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First-of-its-kind experiment on San Andreas


Quake researchers ’look’ deep inside fault with cold war-era gravity sensor

Using classified technology developed by the military during the Cold War, a team of geoscientists led by Rice University’s Manik Talwani is conducting a first-of-its-kind experiment on California’s famed San Andreas fault this week. The researchers will gather data that could give scientists a much clearer picture of the fault’s "gouge zone," a region 2-3 kilometers beneath the earth consisting of gravel-sized rock that is created when continental plates grind against one another.

Little data has been collected on the deep underlying structures of fault lines because it’s very expensive to drill deep wells and install instruments that far below ground. This week’s experiments take advantage of extremely sensitive gravity instruments that will be flown over the site in an airplane. By taking to the air, Talwani and his colleagues will be able to cover a 100-square kilometer region of the San Andreas near the town of Parkfield, in central California.

"If this technique works, it will open the door for geoscientists to affordably gather information about fault lines and other subsurface areas of interest," said Talwani, the Schlumberger Professor of Geophysics. "Moreover, these flights will give us a baseline measurement that we can compare with future surveys to find out how things are changing in the shallow crust beneath the surface of the fault."

The experiments take advantage of the fact that gravity varies slightly over the Earth’s surface, due to small changes in the mass of subsurface rock and sediments. Using sophisticated instruments developed for nuclear submarines during the Cold War, the research team will measure the gravity gradient, or the rate at which gravity changes from place to place along the San Andreas.

The flights are being conducted near Parkfield, because that is the site of the International Continental Drilling project, a scientific mission that’s taking core samples within the region that Talwani’s team is measuring. This physical evidence will help Talwani’s team as it analyzes its data.

Ultimately, Talwani hopes the technology will change the economics of studying fault lines by making it affordable to conduct baseline and follow-up surveys of significant portions of fault lines -- something that just isn’t cost effective with land-based instruments.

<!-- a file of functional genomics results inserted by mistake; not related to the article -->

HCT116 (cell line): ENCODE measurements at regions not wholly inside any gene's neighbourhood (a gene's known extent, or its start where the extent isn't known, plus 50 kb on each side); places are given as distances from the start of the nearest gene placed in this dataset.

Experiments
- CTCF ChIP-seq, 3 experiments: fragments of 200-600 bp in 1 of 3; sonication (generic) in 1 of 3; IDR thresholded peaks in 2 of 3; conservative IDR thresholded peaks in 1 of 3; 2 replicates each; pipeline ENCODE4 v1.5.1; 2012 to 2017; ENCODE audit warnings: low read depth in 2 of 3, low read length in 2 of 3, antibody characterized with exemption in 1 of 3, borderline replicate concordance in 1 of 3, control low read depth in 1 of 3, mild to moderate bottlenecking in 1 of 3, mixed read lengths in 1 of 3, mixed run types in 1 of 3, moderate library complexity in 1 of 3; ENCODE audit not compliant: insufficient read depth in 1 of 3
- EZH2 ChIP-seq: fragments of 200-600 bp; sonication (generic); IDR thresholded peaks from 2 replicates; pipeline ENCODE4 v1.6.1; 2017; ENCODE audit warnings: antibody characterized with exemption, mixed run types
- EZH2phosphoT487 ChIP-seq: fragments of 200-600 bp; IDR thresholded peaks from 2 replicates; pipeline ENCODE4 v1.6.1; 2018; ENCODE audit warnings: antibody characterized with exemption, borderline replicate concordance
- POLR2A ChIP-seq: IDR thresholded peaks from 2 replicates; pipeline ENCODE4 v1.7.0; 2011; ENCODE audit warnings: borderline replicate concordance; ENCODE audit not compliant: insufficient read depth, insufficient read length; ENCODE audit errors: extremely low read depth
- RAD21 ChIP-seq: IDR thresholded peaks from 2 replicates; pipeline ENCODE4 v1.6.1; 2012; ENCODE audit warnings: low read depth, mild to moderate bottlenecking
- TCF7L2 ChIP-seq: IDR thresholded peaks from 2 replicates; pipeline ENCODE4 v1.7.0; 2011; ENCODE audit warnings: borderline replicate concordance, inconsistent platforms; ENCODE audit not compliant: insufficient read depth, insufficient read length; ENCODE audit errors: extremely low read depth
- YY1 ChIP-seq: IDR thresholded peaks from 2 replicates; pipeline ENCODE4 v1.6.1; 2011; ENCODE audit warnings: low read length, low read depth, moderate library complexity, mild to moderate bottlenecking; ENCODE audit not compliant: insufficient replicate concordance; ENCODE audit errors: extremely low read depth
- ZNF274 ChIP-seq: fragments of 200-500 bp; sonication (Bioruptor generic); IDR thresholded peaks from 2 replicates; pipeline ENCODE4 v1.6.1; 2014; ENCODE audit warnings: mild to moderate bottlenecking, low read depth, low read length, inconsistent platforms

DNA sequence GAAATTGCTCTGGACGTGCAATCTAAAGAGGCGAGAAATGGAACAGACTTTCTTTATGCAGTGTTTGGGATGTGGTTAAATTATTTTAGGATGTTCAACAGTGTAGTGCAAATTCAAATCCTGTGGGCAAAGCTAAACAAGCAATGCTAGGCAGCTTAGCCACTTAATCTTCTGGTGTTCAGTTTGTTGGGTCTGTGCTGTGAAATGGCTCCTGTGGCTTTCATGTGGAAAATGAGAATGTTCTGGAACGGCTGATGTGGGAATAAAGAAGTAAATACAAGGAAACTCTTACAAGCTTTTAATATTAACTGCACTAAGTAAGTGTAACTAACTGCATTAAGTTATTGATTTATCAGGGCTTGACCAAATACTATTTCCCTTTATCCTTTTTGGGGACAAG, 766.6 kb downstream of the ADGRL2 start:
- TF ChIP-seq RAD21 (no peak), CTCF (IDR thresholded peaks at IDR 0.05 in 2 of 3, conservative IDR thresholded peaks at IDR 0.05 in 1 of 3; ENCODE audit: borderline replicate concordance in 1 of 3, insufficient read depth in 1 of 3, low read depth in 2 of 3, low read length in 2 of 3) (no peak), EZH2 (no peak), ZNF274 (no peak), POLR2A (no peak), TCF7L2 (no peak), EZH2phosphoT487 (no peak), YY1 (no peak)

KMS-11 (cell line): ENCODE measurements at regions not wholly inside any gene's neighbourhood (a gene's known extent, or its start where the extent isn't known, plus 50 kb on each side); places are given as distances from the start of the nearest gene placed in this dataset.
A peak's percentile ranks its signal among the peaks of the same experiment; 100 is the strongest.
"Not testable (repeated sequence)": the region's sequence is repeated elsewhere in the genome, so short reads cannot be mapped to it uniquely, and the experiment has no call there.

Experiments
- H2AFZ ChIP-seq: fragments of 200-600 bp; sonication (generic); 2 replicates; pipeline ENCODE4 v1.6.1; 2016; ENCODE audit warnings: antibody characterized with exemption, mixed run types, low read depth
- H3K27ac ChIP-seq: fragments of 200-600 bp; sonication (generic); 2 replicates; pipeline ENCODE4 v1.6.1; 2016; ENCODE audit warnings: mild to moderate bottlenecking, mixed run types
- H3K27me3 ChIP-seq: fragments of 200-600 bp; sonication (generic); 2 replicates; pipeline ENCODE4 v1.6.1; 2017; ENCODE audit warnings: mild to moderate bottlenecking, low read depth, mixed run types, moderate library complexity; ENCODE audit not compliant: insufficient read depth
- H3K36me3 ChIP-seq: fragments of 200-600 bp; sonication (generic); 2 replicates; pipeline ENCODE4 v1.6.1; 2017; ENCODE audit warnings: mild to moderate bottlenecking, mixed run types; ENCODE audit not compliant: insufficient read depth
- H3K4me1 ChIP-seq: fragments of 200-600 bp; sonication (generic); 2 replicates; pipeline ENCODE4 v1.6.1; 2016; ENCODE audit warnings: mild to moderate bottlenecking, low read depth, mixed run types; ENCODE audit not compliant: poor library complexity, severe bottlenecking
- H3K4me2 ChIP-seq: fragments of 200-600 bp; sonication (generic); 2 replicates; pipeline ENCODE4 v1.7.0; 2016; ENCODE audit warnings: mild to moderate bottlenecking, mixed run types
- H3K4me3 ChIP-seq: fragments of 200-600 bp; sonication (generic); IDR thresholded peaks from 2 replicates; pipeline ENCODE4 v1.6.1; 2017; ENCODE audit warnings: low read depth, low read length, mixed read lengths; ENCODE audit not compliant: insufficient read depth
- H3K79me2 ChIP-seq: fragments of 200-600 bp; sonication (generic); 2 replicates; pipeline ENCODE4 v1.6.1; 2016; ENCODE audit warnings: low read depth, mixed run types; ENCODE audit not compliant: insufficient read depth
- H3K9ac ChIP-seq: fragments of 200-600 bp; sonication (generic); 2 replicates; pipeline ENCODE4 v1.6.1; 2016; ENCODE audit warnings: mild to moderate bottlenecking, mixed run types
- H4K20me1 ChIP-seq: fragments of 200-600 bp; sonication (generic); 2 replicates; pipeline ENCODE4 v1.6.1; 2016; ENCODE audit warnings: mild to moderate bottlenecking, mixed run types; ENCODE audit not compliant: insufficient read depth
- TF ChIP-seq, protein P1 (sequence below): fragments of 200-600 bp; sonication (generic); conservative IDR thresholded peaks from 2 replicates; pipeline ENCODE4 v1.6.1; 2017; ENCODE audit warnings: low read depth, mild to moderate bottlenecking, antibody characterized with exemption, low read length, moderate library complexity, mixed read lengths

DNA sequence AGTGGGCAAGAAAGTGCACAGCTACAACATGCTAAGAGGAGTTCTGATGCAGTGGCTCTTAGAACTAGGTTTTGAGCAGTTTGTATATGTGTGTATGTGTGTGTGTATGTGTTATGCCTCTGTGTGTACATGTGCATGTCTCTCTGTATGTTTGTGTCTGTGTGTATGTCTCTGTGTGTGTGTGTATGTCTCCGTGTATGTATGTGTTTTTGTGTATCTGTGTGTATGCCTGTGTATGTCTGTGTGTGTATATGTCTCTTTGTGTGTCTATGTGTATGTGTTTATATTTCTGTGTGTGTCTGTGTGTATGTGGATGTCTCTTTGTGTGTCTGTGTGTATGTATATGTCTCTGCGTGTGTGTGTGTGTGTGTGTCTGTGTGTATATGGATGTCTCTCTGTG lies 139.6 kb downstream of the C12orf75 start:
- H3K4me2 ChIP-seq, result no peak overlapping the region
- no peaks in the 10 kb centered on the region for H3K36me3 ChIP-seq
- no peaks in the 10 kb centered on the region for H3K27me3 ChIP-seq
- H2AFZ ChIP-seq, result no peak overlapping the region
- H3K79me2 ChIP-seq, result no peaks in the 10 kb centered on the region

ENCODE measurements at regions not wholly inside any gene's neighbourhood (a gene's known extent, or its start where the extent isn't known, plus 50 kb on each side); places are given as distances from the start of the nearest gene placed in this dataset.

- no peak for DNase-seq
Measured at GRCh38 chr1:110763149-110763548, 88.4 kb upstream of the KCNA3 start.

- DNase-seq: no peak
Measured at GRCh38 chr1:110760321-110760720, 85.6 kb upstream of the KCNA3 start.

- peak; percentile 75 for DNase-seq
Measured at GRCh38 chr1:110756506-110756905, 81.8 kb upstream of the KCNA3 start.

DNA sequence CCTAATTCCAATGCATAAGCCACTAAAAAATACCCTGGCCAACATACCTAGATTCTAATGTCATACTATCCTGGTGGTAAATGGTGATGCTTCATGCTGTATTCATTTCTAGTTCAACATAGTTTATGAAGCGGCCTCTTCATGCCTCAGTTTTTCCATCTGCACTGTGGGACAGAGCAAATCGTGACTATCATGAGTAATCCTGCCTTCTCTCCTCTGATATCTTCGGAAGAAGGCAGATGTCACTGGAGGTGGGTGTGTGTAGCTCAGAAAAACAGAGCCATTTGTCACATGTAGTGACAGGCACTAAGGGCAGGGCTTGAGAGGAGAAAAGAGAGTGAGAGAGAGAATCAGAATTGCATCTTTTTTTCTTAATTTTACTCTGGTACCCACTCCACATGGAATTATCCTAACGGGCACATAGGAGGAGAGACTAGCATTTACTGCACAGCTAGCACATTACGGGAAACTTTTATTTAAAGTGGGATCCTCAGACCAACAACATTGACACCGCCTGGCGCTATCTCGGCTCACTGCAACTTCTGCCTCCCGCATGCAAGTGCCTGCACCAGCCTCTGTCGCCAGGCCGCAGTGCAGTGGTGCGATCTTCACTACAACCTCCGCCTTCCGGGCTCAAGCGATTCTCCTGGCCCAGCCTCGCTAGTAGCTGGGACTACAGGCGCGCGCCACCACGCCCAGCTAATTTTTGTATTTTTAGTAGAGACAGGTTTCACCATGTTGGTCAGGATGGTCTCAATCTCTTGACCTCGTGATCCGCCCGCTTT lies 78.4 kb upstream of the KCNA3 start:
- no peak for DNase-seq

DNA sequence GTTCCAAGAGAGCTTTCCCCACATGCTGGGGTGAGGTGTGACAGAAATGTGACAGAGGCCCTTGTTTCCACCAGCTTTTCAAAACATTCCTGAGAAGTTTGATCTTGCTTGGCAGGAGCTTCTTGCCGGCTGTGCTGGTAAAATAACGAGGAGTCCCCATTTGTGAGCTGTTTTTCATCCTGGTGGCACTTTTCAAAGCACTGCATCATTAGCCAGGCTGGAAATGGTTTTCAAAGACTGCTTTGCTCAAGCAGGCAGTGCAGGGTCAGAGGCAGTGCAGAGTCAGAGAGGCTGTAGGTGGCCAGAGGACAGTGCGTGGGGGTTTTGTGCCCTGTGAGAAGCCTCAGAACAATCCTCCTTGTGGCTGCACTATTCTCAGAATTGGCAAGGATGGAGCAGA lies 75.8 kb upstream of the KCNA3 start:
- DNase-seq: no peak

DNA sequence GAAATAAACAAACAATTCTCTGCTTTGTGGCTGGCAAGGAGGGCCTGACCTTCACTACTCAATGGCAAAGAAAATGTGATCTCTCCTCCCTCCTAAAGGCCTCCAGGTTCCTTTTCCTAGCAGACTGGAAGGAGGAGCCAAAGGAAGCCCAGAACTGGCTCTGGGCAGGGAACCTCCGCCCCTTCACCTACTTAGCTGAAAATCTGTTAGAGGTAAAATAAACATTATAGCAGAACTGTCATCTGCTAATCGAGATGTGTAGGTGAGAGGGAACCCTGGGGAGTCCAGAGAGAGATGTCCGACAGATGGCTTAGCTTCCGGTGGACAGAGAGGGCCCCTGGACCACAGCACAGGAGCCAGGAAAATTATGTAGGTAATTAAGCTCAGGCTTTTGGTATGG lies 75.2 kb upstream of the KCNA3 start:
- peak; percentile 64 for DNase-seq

The gravity gradiometer that’s being used this week was developed at great expense by Lockheed-Martin during the Cold War. It was originally developed as a silent navigation system for nuclear submarines, and some of the underlying technology of the instrument remains classified.

Talwani’s group is contracting with the Houston-based Bell Geospace Inc. to carry out the airborne gradiometer survey. The project is supported by the National Science Foundation, the National Imagery and Mapping Agency and several industrial firms. More information about the San Andreas Project is available at:

Talwani, currently on leave from Rice, is serving as president of Integrated Ocean Drilling Program Management International, the central management organization of the Integrated Ocean Drilling Program (IODP). With offices in Washington, D.C. and Sapporo, Japan, IODP-MI is responsible for overseeing the science planning, engineering development, site survey data management, core sample repositories, publication, education and outreach of the world’s largest marine geoscience research program. Using technologically advanced ocean-drilling techniques and drilling platforms in the U.S., Europe, and Japan, IODP’s exploration teams collect and study subseafloor sediments and rocks worldwide. IODP is funded by The National Science Foundation and Japan’s Ministry of Education, Culture, Sports, Science and Technology.

Formerly, Talwani was a chief scientist for Gulf Research and Development and director of Columbia University’s Lamont-Doherty Geological Observatory. He joined Rice’s faculty in 1985.

Jade Boyd | EurekAlert!
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